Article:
A little more information on the opening word of Genesis 8.22 (‛ôd ):
The Hebrew adverb
‛ôd has been rendered with the idea of a: going-around, continuance,
still, again, yet, while, as long as, during, etc.
It has two primary categories of meaning relating to action: continuing or durative action, and repeated or additional action. Other nuances of the word derive from one of these two primary semantic roles.
The NASB, a literal translation, renders the term mostly as: "again" (nearly 100x); "still" (84); "longer", "any longer" (nearly 100x), "yet (43x); "more" (39x), and in numerous other ways in lesser representations. So anyone can see from this that there is no one word to cover all that can be expressed with ‛ôd.
‛ôd can also be negated with the addition of a negative particle 'ayin or lō', (which appears at the beginning of Gen. 8.22). At Isaiah 2.4, the negative particle lō' appears with ‛ôd (Literally: "and-not they-will-learn more war": NASB, "Never again will they learn war.")
Other examples: Gen. 8.21; 9.15; Lev. 27.20; Num. 18.22; Deut. 3.26; Ecc.9.6)
At Gen. 9.15, we read: "and never again will the waters become a flood to destroy all flesh." The statement does not exclude another world-wide judgment. Does it?
Now we can better understand why Fox translated Gen. 8.22 thus: "22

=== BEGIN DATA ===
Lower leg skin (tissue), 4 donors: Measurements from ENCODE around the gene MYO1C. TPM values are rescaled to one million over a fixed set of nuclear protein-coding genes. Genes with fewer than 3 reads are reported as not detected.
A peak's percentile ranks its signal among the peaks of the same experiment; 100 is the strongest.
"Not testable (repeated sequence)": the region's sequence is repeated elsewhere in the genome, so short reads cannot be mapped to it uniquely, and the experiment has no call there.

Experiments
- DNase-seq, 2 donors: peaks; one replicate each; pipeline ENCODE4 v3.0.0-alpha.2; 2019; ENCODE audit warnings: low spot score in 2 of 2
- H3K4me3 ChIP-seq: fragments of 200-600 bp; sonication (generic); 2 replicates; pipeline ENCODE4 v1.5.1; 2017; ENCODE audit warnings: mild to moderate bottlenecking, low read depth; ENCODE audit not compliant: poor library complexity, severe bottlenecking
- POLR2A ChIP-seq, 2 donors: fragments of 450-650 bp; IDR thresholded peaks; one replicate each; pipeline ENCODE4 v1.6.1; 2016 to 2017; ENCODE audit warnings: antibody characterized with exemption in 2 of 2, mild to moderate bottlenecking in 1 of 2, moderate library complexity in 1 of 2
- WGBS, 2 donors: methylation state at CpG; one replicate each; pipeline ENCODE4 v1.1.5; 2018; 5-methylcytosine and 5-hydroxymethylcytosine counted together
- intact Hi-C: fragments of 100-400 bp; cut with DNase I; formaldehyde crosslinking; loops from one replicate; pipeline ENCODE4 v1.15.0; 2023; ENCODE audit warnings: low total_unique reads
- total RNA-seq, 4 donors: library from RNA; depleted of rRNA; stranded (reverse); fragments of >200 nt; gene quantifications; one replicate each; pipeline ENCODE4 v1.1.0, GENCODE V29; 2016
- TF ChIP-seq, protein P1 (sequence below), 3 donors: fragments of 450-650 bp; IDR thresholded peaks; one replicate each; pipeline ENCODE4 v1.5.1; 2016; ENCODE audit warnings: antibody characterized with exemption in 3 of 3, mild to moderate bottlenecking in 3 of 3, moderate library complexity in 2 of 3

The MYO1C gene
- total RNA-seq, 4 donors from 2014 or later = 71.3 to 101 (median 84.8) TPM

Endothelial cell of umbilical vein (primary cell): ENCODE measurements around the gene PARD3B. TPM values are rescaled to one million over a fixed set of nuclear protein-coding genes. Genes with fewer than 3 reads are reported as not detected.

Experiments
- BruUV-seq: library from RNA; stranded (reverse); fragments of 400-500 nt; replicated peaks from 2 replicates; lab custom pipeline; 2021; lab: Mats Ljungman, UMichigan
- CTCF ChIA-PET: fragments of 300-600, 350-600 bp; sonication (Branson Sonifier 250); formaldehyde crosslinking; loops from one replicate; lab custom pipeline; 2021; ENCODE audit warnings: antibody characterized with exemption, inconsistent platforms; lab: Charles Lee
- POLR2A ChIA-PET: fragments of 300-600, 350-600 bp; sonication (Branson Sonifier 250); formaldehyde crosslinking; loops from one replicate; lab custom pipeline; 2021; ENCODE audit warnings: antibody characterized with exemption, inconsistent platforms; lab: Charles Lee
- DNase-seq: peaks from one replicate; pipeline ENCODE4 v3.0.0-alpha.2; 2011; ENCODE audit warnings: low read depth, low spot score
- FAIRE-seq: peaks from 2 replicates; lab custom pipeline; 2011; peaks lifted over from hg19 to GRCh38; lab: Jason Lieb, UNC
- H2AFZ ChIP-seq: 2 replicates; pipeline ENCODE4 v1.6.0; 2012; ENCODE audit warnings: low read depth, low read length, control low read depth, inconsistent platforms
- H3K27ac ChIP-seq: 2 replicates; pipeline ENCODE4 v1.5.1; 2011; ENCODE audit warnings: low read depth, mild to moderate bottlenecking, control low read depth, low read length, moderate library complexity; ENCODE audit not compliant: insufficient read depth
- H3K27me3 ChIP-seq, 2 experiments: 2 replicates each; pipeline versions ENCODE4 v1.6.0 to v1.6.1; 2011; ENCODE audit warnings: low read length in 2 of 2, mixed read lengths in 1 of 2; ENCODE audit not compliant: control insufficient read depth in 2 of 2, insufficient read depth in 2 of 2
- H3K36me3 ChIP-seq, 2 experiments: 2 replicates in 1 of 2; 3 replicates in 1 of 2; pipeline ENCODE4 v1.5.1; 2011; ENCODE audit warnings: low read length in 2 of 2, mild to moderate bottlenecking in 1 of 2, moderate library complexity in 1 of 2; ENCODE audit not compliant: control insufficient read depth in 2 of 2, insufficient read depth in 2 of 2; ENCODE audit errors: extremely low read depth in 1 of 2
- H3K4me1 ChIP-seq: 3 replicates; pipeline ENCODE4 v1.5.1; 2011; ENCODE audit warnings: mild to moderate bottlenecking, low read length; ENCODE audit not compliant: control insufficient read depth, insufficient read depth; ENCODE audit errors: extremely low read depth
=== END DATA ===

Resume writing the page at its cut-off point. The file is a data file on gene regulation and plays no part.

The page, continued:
(never) again, all the days of the earth, shall sowing and harvest, cold
and heat, summer and winter, day and night ever cease!" (Parenthesis
Hence, the Hebrew word at the beginning of the verse (in the presence of the negative particle in the full statement) may serve as an adverbial expression modifying the whole sentence. The NW translators of the Revised edition employed it as such at the beginning of the verse, affecting the whole statement. It does not mean that their selection of words or the sum of them was the best translation choice, but perhaps they saw a chance here to prop their doctrinal belief of an ever-lasting earth.
Someone may conclude that their choice of words must implicate the earth is forever, eternal. However, the adverbial expression, "from now on" excludes the inherent notion of eternity or creation of the earth up to the point of the spoken declaration. Actually, biblical context shows the earth was created. (Gen. 1.1) It wasn't forever there. Nor should the verse be used as proof that the earth shall endure forever. Whether the earth is ever-lasting or not must be gathered from other Scriptural sources.
The main point is that, "As long as the earth remains, there will be planting and
harvest, cold and heat, summer and winter, day and night." (NLT)
Through clever use of words, translators at times indulge in interpreting certain passages to their own belief. The NWTr may have done so here, but other translators don't hesitate to do alike in other places (like using "hell" for both "hades" and "tartarus" in their versions-2 Pet 2.4), or by adding "personality" to "spirit of God" at Genesis 1.2.
So basically, at Gen. 8.22, God promised that the daily and annual cycles of nature would continue for as long as the earth remained. I think the rest is added interpretation to God's declaration.